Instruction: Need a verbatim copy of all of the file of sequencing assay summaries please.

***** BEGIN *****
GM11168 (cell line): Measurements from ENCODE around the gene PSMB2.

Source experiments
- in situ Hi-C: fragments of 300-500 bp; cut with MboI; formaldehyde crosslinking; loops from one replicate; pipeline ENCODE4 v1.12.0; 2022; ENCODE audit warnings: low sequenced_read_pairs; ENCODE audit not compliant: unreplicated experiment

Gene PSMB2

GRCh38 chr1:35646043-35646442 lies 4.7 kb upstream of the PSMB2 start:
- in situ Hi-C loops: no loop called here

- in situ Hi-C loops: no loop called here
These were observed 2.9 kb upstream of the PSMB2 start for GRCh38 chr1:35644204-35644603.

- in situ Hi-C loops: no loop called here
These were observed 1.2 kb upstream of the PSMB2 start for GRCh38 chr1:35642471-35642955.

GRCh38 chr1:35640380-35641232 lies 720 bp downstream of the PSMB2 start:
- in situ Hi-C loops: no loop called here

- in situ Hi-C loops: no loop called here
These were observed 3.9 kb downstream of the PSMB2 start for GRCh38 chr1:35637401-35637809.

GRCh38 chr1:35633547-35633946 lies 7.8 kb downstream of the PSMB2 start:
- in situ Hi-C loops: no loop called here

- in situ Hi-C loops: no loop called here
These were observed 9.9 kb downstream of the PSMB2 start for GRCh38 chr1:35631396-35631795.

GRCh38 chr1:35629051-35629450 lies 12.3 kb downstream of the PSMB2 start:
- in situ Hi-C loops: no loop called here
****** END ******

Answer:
GM11168 (cell line): Measurements from ENCODE around the gene PSMB2.

Source experiments
- in situ Hi-C: fragments of 300-500 bp; cut with MboI; formaldehyde crosslinking; loops from one replicate; pipeline ENCODE4 v1.12.0; 2022; ENCODE audit warnings: low sequenced_read_pairs; ENCODE audit not compliant: unreplicated experiment

Gene PSMB2

GRCh38 chr1:35646043-35646442 lies 4.7 kb upstream of the PSMB2 start:
- in situ Hi-C loops: no loop called here

- in situ Hi-C loops: no loop called here
These were observed 2.9 kb upstream of the PSMB2 start for GRCh38 chr1:35644204-35644603.

- in situ Hi-C loops: no loop called here
These were observed 1.2 kb upstream of the PSMB2 start for GRCh38 chr1:35642471-35642955.

GRCh38 chr1:35640380-35641232 lies 720 bp downstream of the PSMB2 start:
- in situ Hi-C loops: no loop called here

- in situ Hi-C loops: no loop called here
These were observed 3.9 kb downstream of the PSMB2 start for GRCh38 chr1:35637401-35637809.

GRCh38 chr1:35633547-35633946 lies 7.8 kb downstream of the PSMB2 start:
- in situ Hi-C loops: no loop called here

- in situ Hi-C loops: no loop called here
These were observed 9.9 kb downstream of the PSMB2 start for GRCh38 chr1:35631396-35631795.

GRCh38 chr1:35629051-35629450 lies 12.3 kb downstream of the PSMB2 start:
- in situ Hi-C loops: no loop called here